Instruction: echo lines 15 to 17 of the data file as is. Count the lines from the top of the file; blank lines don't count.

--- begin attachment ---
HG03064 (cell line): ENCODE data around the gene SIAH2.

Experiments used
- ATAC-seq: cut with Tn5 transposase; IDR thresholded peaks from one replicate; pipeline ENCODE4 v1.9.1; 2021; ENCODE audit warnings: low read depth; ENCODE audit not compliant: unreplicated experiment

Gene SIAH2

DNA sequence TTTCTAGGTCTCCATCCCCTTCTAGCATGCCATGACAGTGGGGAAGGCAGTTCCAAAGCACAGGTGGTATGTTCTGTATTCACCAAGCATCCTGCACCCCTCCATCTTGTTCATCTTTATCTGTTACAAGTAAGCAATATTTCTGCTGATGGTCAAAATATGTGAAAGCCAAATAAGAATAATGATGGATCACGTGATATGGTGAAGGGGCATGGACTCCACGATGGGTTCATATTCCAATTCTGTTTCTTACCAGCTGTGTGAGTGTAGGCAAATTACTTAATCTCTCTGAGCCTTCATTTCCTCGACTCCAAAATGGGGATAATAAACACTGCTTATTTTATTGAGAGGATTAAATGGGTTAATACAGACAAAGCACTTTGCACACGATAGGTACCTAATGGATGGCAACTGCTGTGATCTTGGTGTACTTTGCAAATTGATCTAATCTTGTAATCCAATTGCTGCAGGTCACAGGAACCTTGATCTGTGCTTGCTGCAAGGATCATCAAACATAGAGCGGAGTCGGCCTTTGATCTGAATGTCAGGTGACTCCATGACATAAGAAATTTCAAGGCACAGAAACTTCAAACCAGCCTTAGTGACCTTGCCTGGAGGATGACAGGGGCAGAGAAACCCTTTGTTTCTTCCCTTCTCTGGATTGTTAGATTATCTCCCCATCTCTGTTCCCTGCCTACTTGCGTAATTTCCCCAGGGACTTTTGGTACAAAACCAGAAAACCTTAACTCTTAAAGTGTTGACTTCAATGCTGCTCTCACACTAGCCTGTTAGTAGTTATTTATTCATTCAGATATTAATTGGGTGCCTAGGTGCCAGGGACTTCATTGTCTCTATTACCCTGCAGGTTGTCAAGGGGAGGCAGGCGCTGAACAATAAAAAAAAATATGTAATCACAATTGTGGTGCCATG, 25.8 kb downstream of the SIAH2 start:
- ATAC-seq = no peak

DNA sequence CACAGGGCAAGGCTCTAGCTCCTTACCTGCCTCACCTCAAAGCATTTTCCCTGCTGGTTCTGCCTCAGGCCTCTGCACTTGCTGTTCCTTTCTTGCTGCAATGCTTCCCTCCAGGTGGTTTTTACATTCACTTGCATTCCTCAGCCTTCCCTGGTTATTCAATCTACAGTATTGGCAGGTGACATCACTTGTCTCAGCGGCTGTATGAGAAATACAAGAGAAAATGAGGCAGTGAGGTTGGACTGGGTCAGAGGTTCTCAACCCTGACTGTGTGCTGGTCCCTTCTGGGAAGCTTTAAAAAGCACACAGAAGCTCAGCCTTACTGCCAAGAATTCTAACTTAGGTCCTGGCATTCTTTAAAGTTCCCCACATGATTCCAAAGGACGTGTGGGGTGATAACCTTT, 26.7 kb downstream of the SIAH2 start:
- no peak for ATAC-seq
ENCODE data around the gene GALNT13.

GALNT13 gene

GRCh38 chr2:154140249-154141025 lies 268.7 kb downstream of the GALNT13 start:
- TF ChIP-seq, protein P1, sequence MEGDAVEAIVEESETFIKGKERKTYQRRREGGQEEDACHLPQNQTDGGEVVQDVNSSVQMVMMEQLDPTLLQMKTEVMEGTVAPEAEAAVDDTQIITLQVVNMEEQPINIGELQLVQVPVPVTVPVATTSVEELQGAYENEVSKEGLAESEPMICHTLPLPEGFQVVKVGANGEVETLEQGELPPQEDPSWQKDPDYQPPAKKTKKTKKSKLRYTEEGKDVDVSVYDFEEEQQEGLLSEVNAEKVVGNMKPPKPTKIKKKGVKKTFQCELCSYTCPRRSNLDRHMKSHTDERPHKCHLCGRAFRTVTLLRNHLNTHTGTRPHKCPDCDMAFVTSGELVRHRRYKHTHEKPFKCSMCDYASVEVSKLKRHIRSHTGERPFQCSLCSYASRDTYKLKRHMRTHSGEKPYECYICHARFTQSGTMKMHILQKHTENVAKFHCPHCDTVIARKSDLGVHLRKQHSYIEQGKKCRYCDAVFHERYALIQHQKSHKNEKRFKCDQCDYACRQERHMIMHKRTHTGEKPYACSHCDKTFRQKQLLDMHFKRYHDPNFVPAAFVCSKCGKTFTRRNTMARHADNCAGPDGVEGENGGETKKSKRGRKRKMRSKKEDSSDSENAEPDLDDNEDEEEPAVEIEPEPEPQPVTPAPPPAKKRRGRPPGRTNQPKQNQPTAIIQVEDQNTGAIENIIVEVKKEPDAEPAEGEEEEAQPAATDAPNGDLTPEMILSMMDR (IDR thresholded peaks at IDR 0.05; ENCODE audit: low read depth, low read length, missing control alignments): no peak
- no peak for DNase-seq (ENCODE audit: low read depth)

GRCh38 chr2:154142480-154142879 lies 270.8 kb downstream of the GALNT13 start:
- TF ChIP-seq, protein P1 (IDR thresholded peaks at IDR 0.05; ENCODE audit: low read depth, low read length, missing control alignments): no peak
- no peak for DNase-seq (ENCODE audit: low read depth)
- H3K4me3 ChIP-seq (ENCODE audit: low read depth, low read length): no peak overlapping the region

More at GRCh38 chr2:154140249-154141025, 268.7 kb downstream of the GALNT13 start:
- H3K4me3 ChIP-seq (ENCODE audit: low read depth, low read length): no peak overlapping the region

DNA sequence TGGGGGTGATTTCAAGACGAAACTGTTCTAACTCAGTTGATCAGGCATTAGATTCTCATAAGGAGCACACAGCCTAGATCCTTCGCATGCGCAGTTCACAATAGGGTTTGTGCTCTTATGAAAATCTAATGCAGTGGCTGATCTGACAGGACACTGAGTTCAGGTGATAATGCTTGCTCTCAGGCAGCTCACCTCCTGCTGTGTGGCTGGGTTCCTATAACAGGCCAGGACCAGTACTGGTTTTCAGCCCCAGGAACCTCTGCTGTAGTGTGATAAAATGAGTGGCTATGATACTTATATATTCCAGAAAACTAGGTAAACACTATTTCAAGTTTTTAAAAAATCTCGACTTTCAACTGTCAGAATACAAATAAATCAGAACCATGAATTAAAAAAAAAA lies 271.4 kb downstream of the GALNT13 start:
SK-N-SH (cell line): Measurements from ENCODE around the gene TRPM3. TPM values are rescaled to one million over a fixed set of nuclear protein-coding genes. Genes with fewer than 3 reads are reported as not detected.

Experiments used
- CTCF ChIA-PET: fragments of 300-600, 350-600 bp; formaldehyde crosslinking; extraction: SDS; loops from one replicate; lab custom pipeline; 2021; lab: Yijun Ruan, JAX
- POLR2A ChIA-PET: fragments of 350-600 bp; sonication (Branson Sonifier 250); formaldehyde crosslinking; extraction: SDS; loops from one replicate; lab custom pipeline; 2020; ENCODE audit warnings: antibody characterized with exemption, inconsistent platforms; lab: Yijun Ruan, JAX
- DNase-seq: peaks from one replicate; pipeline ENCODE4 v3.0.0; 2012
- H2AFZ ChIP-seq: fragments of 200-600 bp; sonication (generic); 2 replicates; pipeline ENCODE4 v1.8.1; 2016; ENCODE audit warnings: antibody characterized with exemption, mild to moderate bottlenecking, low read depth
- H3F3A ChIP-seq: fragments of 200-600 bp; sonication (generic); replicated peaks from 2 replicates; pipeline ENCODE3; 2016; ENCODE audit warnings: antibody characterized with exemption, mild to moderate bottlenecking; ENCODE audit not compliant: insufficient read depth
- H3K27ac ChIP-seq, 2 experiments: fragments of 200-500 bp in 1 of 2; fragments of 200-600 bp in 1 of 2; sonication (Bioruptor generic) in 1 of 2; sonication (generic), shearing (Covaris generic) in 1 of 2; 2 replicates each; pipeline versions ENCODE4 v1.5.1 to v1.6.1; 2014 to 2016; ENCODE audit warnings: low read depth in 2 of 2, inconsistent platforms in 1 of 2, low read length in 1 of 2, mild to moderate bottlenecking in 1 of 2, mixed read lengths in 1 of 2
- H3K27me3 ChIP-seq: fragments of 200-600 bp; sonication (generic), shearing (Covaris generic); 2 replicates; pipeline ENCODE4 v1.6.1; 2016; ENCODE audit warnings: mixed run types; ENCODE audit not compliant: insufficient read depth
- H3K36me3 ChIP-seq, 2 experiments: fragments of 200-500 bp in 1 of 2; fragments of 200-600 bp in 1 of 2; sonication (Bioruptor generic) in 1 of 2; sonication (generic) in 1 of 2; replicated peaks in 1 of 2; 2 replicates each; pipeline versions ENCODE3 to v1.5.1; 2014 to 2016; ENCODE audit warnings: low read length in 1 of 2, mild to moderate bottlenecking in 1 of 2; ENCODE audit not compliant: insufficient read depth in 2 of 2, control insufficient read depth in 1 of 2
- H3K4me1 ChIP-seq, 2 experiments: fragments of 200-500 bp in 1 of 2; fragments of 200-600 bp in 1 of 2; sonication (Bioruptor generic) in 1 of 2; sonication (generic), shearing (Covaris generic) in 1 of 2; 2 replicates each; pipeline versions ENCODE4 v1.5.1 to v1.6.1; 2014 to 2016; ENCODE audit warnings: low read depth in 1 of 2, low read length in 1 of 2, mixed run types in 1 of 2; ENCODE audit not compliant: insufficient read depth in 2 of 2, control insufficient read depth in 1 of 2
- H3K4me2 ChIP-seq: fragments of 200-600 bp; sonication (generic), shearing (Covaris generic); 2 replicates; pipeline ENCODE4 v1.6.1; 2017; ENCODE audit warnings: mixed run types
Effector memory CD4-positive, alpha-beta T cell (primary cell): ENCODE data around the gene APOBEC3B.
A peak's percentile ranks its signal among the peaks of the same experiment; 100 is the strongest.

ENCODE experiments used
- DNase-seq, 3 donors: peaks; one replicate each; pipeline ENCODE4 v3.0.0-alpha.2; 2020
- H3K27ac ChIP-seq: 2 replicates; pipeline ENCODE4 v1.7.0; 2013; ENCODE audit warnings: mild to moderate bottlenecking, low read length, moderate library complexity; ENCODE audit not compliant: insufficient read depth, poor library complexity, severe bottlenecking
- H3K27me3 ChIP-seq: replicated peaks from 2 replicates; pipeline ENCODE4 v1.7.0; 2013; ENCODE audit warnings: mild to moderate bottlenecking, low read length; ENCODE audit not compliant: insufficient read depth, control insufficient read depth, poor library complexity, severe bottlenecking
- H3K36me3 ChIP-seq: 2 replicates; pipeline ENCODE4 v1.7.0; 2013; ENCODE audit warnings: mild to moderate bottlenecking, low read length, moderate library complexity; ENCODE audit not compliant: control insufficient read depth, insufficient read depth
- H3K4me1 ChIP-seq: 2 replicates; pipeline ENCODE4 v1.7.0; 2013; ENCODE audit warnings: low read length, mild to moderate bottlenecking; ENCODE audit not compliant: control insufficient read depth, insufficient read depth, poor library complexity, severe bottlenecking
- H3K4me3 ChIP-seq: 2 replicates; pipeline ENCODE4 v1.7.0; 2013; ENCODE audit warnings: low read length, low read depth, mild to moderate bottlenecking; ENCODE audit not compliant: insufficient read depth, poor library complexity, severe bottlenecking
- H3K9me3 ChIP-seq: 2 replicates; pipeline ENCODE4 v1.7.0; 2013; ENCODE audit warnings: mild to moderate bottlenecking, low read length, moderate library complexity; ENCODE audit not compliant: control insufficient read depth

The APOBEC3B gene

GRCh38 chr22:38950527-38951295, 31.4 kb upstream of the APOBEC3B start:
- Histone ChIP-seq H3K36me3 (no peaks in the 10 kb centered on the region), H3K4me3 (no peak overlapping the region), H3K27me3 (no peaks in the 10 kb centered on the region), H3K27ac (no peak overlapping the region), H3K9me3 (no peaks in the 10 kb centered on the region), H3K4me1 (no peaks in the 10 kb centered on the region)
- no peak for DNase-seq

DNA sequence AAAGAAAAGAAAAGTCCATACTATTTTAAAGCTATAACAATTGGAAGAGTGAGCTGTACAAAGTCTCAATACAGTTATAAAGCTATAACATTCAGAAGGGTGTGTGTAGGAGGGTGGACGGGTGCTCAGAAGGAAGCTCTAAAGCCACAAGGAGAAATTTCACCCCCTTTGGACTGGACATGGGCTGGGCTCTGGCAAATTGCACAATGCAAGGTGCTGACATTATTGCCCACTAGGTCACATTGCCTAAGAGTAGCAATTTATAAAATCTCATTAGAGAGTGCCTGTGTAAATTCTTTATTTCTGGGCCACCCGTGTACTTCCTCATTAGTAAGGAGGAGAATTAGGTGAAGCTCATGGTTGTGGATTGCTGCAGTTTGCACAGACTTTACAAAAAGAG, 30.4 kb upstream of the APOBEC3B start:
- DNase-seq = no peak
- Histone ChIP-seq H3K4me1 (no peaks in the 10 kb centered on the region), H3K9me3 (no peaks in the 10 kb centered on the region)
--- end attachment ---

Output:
- TF ChIP-seq, protein P1 (IDR thresholded peaks at IDR 0.05; ENCODE audit: low read depth, low read length, missing control alignments): no peak
- no peak for DNase-seq (ENCODE audit: low read depth)
- H3K4me3 ChIP-seq (ENCODE audit: low read depth, low read length): no peak overlapping the region